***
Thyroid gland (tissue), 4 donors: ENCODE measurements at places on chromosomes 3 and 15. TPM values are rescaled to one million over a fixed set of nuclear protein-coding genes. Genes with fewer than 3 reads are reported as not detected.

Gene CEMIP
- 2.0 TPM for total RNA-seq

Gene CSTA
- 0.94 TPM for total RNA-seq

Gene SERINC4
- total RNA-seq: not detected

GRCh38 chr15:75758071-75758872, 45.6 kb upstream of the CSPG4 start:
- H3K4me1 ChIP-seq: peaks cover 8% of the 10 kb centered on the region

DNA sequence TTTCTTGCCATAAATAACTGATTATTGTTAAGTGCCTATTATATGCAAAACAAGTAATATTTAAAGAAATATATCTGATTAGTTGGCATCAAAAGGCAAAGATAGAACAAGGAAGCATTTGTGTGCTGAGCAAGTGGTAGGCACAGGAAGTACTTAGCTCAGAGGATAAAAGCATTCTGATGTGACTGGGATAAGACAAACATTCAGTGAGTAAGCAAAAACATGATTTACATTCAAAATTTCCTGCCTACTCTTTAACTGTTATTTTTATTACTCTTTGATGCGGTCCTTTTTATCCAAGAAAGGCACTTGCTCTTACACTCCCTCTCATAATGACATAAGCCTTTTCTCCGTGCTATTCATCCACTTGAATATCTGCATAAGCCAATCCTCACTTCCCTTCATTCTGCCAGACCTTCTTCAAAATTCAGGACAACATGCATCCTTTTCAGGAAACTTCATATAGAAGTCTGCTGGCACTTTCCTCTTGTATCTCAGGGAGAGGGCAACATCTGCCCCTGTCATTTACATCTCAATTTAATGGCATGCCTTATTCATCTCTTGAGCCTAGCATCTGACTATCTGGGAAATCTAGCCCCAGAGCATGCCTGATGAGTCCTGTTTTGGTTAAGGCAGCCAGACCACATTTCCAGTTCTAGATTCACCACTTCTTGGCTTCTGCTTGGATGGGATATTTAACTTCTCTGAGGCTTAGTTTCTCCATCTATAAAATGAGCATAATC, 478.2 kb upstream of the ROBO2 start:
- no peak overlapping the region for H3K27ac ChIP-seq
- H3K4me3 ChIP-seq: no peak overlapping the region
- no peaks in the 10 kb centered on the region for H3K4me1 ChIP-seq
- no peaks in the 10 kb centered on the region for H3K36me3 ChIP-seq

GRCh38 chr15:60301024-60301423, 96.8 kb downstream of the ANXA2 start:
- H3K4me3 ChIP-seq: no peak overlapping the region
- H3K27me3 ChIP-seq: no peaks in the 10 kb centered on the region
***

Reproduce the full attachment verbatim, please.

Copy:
Thyroid gland (tissue), 4 donors: ENCODE measurements at places on chromosomes 3 and 15. TPM values are rescaled to one million over a fixed set of nuclear protein-coding genes. Genes with fewer than 3 reads are reported as not detected.

Gene CEMIP
- 2.0 TPM for total RNA-seq

Gene CSTA
- 0.94 TPM for total RNA-seq

Gene SERINC4
- total RNA-seq: not detected

GRCh38 chr15:75758071-75758872, 45.6 kb upstream of the CSPG4 start:
- H3K4me1 ChIP-seq: peaks cover 8% of the 10 kb centered on the region

DNA sequence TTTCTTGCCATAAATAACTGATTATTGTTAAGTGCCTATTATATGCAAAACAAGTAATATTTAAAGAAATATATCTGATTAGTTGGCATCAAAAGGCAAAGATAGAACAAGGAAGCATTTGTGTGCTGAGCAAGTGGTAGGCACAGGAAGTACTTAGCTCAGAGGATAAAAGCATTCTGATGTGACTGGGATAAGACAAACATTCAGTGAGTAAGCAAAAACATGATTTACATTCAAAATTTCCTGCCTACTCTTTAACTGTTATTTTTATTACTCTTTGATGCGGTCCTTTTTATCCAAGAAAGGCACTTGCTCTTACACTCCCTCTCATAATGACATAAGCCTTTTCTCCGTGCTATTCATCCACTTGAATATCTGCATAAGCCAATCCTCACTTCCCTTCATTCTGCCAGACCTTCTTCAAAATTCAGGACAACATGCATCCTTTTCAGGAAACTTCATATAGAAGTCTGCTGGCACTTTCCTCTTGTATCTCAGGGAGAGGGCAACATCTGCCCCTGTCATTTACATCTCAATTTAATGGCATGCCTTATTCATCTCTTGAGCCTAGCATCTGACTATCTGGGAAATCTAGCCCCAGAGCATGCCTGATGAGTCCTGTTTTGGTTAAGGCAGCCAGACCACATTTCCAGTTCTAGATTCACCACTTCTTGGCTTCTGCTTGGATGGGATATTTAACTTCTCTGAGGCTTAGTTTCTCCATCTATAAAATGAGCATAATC, 478.2 kb upstream of the ROBO2 start:
- no peak overlapping the region for H3K27ac ChIP-seq
- H3K4me3 ChIP-seq: no peak overlapping the region
- no peaks in the 10 kb centered on the region for H3K4me1 ChIP-seq
- no peaks in the 10 kb centered on the region for H3K36me3 ChIP-seq

GRCh38 chr15:60301024-60301423, 96.8 kb downstream of the ANXA2 start:
- H3K4me3 ChIP-seq: no peak overlapping the region
- H3K27me3 ChIP-seq: no peaks in the 10 kb centered on the region